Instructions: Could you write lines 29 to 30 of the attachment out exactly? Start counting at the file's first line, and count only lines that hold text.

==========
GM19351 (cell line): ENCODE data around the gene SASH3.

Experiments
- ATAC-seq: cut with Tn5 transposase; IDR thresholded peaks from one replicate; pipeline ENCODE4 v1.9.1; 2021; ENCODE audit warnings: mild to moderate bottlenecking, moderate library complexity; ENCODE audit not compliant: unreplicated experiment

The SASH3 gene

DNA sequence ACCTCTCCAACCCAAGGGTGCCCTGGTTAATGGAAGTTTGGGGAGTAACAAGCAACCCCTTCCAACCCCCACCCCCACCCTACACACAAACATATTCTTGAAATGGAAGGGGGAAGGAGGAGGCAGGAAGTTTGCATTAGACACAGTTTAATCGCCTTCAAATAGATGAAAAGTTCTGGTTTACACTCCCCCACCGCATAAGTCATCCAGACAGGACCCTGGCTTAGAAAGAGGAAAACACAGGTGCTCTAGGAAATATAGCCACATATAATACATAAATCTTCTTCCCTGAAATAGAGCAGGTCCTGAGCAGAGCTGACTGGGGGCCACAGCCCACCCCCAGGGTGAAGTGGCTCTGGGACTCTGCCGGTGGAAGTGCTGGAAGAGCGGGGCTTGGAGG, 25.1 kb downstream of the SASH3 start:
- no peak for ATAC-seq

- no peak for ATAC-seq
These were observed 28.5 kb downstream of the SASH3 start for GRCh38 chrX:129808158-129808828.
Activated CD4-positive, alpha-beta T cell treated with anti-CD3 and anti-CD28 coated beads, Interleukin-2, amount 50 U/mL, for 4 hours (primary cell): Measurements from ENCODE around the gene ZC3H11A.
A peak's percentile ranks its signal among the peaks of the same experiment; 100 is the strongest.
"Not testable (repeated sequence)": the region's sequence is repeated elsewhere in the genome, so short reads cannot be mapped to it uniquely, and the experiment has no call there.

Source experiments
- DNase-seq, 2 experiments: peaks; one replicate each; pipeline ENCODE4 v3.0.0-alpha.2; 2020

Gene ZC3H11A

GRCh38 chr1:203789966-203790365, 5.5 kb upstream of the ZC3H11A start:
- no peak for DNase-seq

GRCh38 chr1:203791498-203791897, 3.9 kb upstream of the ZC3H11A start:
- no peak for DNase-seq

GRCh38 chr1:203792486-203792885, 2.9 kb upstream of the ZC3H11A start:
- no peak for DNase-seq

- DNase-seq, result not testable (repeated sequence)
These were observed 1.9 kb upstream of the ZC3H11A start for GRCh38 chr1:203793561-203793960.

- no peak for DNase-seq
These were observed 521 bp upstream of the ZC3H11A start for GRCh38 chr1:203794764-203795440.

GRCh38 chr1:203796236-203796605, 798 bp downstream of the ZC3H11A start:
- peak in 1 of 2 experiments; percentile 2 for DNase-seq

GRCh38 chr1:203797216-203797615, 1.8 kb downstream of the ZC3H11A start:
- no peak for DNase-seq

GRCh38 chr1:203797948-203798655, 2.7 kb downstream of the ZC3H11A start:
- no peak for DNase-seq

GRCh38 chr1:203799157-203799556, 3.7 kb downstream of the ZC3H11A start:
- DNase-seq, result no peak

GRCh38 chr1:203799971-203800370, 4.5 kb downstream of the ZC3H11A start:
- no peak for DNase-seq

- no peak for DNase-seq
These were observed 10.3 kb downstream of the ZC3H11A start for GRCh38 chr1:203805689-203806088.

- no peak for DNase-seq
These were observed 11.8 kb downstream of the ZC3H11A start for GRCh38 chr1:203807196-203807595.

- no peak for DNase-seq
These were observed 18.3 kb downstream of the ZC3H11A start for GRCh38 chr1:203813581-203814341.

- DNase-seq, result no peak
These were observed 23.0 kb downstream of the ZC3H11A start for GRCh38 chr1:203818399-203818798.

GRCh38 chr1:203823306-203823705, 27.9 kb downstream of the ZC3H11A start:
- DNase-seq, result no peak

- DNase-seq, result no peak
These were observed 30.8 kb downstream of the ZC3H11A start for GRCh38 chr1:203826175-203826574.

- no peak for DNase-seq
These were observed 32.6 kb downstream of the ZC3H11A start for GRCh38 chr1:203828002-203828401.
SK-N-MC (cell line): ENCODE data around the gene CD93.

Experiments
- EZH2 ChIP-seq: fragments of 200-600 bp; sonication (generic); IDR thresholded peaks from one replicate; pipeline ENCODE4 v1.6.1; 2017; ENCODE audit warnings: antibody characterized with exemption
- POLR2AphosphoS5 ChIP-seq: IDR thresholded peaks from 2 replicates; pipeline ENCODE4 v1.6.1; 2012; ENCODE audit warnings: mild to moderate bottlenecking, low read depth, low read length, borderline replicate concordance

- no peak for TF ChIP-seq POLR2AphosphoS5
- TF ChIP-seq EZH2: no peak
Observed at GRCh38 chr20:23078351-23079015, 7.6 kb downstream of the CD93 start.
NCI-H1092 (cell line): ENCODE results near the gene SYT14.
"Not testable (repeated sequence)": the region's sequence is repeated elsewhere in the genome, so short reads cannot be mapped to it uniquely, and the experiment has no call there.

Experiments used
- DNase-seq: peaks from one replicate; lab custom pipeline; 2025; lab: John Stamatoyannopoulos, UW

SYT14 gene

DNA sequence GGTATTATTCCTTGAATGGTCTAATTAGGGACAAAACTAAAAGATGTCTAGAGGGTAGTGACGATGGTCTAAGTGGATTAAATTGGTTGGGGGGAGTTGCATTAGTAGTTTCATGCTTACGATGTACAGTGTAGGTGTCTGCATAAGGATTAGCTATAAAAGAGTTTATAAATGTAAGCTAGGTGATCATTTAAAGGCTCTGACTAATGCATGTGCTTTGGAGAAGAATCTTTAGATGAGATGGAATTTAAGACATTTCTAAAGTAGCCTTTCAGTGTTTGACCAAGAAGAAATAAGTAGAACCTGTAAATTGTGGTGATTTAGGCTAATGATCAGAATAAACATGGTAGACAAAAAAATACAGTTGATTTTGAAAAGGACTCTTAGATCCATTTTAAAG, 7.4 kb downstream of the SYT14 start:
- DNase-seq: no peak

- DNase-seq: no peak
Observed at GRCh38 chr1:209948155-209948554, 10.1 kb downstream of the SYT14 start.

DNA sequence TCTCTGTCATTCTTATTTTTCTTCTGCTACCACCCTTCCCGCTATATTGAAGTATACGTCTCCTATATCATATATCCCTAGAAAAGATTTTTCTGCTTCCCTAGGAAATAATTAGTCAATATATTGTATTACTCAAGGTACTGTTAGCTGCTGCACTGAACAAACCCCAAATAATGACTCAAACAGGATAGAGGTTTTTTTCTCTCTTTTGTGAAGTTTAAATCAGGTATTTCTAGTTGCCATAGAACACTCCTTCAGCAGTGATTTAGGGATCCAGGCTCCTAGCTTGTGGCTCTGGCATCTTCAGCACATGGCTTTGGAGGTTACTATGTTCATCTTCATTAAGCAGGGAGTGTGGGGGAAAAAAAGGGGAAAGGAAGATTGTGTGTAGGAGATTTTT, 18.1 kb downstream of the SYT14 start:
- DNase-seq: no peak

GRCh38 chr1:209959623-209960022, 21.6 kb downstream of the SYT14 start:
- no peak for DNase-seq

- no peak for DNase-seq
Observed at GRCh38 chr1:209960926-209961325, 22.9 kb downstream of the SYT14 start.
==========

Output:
GRCh38 chr1:203797948-203798655, 2.7 kb downstream of the ZC3H11A start:
- no peak for DNase-seq